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Old 06-05-2012, 04:15 PM   #1
alexp
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Jun 2012
St Catharines
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Hi everyone! Finally bit the bullet yesterday and grabbed my first beginner kit. Its the Brewers Spring Draught. This is something I have been meaning to do for a couple of years now, so I am glad I finally have something going!!

I used tapwater, but let it sit overnight to leach out as much of the chlorine as possible, and now my wort is happily bubbling away in my primary. My question is if i wanted to filter this beer would I filter it racking to my secondary? Or would I filter it prior to bottling. Just curious, as I say, Im less than 24 hours old in this hobby!! I eventually want to get into doing 100 percent kit free brewing, with grain. Baby steps first though, so please bare with me!

Cheers

Alex!

 
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Old 06-05-2012, 04:20 PM   #2
davis119
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Mar 2011
lopatcong, nj
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Congrats. But hate to burst your bubble. But you need co2 to force the beer through a filter. No real need to filter any way if its just a hobby. Imo.

If your talking about removing the hop junk then you could use some sort of sanitized grain/hop bag over the end of the racking cane. That will help the rest of the crap will fall out during ferm.

 
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Old 06-05-2012, 04:24 PM   #3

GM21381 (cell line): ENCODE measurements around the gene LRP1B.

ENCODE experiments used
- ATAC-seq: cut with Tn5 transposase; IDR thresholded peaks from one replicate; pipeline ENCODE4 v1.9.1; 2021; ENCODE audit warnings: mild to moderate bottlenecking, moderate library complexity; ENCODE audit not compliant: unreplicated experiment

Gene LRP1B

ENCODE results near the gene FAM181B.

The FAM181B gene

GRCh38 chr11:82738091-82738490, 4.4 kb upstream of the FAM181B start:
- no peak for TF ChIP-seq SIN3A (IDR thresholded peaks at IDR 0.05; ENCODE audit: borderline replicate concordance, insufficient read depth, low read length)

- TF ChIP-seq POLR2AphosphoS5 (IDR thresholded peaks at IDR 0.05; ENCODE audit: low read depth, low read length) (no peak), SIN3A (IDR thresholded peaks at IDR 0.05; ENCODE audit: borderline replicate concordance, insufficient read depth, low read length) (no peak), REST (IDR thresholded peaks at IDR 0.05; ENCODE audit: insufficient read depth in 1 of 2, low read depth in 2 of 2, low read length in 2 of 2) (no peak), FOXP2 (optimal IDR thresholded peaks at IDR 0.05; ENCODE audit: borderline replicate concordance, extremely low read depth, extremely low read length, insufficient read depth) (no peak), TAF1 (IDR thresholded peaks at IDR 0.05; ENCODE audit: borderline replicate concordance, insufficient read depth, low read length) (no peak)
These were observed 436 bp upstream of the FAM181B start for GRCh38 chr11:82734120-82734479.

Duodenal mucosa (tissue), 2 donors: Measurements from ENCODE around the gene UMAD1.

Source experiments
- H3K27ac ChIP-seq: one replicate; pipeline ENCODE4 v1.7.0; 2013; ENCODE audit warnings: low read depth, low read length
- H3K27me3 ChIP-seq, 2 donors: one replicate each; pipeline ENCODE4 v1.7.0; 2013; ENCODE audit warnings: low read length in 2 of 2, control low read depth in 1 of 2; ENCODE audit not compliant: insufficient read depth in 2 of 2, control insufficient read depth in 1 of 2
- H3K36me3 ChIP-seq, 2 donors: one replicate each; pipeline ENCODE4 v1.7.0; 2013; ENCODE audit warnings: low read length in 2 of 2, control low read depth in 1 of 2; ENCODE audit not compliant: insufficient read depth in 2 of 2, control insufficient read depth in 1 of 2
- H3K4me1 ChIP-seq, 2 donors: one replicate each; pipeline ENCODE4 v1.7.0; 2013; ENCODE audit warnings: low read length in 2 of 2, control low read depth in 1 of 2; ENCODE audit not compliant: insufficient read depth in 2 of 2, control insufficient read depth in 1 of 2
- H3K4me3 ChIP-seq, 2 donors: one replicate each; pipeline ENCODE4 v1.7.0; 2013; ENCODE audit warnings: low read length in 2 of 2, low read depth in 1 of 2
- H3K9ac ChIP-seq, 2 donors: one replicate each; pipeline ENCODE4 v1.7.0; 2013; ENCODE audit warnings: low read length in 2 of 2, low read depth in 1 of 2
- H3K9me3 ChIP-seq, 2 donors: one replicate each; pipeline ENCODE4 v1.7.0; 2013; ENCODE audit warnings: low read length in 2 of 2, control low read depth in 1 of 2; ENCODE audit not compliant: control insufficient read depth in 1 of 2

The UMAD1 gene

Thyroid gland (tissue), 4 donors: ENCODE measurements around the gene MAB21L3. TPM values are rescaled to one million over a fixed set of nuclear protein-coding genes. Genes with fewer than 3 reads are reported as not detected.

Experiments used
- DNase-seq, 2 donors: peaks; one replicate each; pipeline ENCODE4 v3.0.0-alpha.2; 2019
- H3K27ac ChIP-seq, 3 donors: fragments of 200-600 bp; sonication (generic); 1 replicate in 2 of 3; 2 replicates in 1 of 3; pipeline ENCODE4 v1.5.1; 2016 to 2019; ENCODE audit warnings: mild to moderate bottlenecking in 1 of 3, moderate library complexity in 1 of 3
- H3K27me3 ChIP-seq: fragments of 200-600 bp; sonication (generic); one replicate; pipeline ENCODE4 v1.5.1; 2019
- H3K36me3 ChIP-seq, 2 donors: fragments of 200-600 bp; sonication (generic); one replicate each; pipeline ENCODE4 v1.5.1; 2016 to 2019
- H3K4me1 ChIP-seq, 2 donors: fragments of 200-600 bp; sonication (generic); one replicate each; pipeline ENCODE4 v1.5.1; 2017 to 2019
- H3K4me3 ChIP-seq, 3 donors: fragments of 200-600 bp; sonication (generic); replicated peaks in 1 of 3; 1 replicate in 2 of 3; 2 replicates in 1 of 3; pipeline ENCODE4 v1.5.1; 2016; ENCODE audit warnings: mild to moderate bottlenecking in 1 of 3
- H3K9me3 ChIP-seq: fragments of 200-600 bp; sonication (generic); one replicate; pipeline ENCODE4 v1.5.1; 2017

D_Nyholm
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Mar 2011
Sayville, NY
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If you are just filtering to get clearer beer, I would recommend to cold crash it in you fridge for 3-5 days before bottling. Also, I would let it sit in primary for 3 weeks and skipping secondary. If it isn't clear by then, you could cold crash longer and that should help.

 
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Old 06-05-2012, 04:26 PM   #4
sweetcell
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if you filter your beer, you might end up removing all the yeast... and then who will carbonate your beer in the bottles? (moot question if you're going to keg).

there is lots you can do get clear beer: cold crash, use finings like irish moss or whirlfloc, use gelatin, etc.
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Old 06-05-2012, 04:33 PM   #5
Spicemon1972
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By the way, if it is bubbling away in primary it is beer not wort. The minute you pitch your yeast, your wort becomes beer.
Congratulations on your first batch and on your new hobby which, if you are anything like most folks around here, will become a happy obsession!
Cheers and make sure to read the stickies.
Trust me on this!
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Old 06-05-2012, 04:44 PM   #6
Greenbasterd
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Feb 2012
Van, BC
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i think you will be surprised how clear you can get beer by just leaving it. gelatin will take out even more. cold crashing works well to

 
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Old 06-05-2012, 04:49 PM   #7
TimpanogosSlim
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Mar 2012
Orem, UT
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Filtering is generally not necessary.

If the kit did not come with a whirlfloc tablet or some irish moss (refined and unrefined version of the same stuff) - go to a local homebrew supply and get some. Add 1 tablet or 1 teaspoon to the boil 15 minutes before you take it off the heat.

It will help assure that proteins in the beer that might otherwise make it cloudy will drop out into the sediment cake.